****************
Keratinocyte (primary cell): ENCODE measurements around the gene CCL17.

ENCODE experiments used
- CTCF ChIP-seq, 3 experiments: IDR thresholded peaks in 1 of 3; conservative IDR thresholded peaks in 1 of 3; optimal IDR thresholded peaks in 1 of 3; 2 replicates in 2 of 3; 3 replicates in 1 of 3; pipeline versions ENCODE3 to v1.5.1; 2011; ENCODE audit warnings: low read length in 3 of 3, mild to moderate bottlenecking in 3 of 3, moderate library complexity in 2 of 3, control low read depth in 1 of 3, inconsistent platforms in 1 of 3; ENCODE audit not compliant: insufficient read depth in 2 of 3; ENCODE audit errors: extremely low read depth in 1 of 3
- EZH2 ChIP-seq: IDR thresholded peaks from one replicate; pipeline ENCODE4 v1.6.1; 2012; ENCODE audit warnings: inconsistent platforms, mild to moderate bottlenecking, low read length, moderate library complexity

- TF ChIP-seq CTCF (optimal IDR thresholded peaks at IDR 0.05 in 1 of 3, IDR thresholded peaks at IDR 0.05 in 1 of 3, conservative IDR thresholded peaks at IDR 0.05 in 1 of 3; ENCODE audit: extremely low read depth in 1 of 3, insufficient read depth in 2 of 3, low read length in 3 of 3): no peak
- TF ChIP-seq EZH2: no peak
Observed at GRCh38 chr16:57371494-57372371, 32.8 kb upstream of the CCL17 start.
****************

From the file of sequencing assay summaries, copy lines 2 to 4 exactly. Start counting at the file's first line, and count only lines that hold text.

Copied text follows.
ENCODE experiments used
- CTCF ChIP-seq, 3 experiments: IDR thresholded peaks in 1 of 3; conservative IDR thresholded peaks in 1 of 3; optimal IDR thresholded peaks in 1 of 3; 2 replicates in 2 of 3; 3 replicates in 1 of 3; pipeline versions ENCODE3 to v1.5.1; 2011; ENCODE audit warnings: low read length in 3 of 3, mild to moderate bottlenecking in 3 of 3, moderate library complexity in 2 of 3, control low read depth in 1 of 3, inconsistent platforms in 1 of 3; ENCODE audit not compliant: insufficient read depth in 2 of 3; ENCODE audit errors: extremely low read depth in 1 of 3
- EZH2 ChIP-seq: IDR thresholded peaks from one replicate; pipeline ENCODE4 v1.6.1; 2012; ENCODE audit warnings: inconsistent platforms, mild to moderate bottlenecking, low read length, moderate library complexity